Information Commissioner Elizabeth Denham has told businesses there’s no time to delay in preparing for “the biggest change to data protection law for a generation”. Addressing company Boardrooms, Denham has called on businesses to see the commercial benefits of sound data protection and act now to ensure they’re fully compliant with the European Union’s General Data Protection Regulation (GDPR) by the deadline of 25 May 2018.
Denham explained: “If your organisation cannot demonstrate that good data protection is a cornerstone of your business policy and practices, you’re leaving your business open to enforcement action that can damage both public reputation and the company’s bank balance. There’s a carrot here as well as a stick: make sure data protection is right and you can see a real business benefit.”
The Blancco Technology Group has just published the results of its ‘EU GDPR: Countdown to Compliance’ research study, exactly a year before this game-changing piece of data protection legislation comes into force. The study surveyed over 750 corporate IT professionals in the UK, the US, France, Germany and Spain to understand their existing data management and protection practices and their ability to comply with various requirements outlined in the EU GDPR.
Some of the key findings from the study include the outcome that the UK is significantly less prepared than its European counterparts. On a range of measures, the UK is least prepared to comply with the incoming EU GDPR. For example, the UK is four times more likely to allocate no budget to GDPR compliance than colleagues in the US, France and Spain. The UK is least likely to have performed a data protection gap analysis in the past 12 months and least likely to arrange one before 2018.
Brexit could be contributing towards low UK levels of knowledge. 25% of UK IT professionals feel staff are extremely, moderately or slightly uninformed about the legal requirements of the EU GDPR. Uncertainty around Brexit is a possible factor despite the UK confirming it will adopt the EU GDPR as its data protection standard regardless of the Brexit negotiation outcomes.
Also, insecure and unreliable data removal methods may be undermining the ‘Right to be Forgotten’ requirement. A majority of UK IT professionals rely on insecure and unreliable data removal methods, such as basic deletion and free wiping software.
Leading specialists form GDPR Alliance
In parallel, leading advisors on data management and compliance have formed a GDPR Alliance. The Alliance includes prominent organisations in the fields of law, software and IT, information security and standards consulting. It has been created to raise awareness and provide a single point of access to the range of expertise and skills any business will need to become GDPR compliant.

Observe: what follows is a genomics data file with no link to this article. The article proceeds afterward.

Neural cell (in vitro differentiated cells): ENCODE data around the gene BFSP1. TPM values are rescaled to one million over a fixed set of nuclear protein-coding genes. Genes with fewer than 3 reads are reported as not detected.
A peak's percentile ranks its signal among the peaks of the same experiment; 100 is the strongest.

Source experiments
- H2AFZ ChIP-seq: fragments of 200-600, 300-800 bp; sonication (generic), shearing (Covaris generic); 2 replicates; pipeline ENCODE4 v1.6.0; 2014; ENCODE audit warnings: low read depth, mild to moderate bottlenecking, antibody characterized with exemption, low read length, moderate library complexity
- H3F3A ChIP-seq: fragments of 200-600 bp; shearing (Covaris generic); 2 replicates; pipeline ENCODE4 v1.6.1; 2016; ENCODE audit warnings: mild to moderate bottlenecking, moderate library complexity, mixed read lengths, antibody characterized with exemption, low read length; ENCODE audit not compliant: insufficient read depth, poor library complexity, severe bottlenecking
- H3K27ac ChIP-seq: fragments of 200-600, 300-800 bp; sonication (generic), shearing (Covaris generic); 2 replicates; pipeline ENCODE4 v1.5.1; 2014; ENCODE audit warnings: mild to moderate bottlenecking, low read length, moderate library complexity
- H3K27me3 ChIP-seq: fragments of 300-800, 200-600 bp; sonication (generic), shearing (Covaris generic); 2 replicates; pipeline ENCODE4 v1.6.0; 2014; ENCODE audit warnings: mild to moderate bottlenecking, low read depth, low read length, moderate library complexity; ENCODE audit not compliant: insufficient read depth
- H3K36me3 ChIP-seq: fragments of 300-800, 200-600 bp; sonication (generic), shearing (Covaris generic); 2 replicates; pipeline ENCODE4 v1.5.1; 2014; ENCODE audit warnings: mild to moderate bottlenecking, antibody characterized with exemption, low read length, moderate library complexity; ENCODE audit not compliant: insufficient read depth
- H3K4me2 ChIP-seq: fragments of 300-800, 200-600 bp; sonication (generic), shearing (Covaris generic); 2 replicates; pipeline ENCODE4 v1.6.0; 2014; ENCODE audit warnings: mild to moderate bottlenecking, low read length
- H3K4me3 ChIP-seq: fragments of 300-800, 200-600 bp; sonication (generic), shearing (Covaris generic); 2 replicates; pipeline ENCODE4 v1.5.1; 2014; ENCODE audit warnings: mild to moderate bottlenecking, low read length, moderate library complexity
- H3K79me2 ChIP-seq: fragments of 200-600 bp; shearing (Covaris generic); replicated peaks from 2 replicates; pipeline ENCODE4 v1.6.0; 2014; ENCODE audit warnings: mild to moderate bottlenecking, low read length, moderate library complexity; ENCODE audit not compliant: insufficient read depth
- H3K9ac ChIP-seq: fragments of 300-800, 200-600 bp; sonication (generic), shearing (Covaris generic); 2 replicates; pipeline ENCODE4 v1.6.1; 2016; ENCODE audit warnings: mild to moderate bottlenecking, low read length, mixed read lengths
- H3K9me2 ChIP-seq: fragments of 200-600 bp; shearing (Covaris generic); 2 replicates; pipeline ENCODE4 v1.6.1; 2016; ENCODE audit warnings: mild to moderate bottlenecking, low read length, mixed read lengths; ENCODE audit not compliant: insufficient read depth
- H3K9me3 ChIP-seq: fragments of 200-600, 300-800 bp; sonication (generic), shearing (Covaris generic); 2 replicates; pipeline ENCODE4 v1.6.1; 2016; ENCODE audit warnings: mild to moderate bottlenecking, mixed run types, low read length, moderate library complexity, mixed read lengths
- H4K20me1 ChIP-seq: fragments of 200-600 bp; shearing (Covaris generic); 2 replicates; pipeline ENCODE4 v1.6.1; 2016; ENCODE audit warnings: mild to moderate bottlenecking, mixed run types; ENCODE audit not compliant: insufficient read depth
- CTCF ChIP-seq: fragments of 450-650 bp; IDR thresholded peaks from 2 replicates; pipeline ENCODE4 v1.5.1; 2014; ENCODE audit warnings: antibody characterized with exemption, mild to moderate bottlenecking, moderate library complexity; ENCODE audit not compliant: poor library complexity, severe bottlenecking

The GDPR aims to harmonise data protection laws across the EU and provide stronger rights for individuals that reflect the monumental increase in the use of technology and data in both business and personal lives. To meet the new standards required, all businesses need to have in place comprehensive, but at the same time proportionate measures configured to minimise the risk of breaches and uphold the protection of personal data.
The importance of organisations taking GDPR seriously is reflected in the potential increase in fines that rise from a maximum of £500,000 under the current Data Protection Act to the new higher amount of 20,000,000 Euros or 4% of annual worldwide group turnover.
Founding members of the Alliance include Acuity Legal, Burnt Wolf, Business Doctors, Geldards, Highend Software, Penarth Management, Pervade Software, PiSys.net, Stratel and Wolfberry.
As well as offering support relevant to their expertise, the Alliance members will provide organisations with guidance on what steps to take, regular updates on the implementation timetable and a calendar of planned events specifically designed to increase awareness.
Overly strict interpretation
According to new DMA research, announcements and guidance from the Information Commissioner’s Office (ICO) and others may well penalise those companies most proactive in preparing for the GDPR.
Some commentators worry that the interpretation of GDPR laws will be overly strict. Just over half (54%) of businesses say they’re on course or ahead of their plans to be ready for the GDPR by next year’s deadline, which is down from 68% in February, with a further 24% of firms yet to even start a GDPR plan. Specific GDPR guidance for the business community issued by the ICO and others, then, may have caused more concern than assistance.
Awareness of the GDPR remains high at 96%, but survey respondents now feel less personally prepared than earlier in the year, with those feeling ‘extremely’ or ‘somewhat’ prepared slipping from 71% to 61% of the total.
Chris Combemale, CEO of the DMA Group, said: “Despite high levels of awareness, with a year to prepare for the new laws, the number of businesses that believe they’ll be ready in time has dropped to just over half. Recent announcements and guidance from the ICO have caused much concern that interpretation of the laws is overly strict, penalising the companies most committed to Best Practice, honesty and transparency. What the industry needs is balanced and fair guidance from the ICO and the Article 28 Working Party. With just 12 months to prepare, we need this guidance urgently if we’re expected to be ready in time.”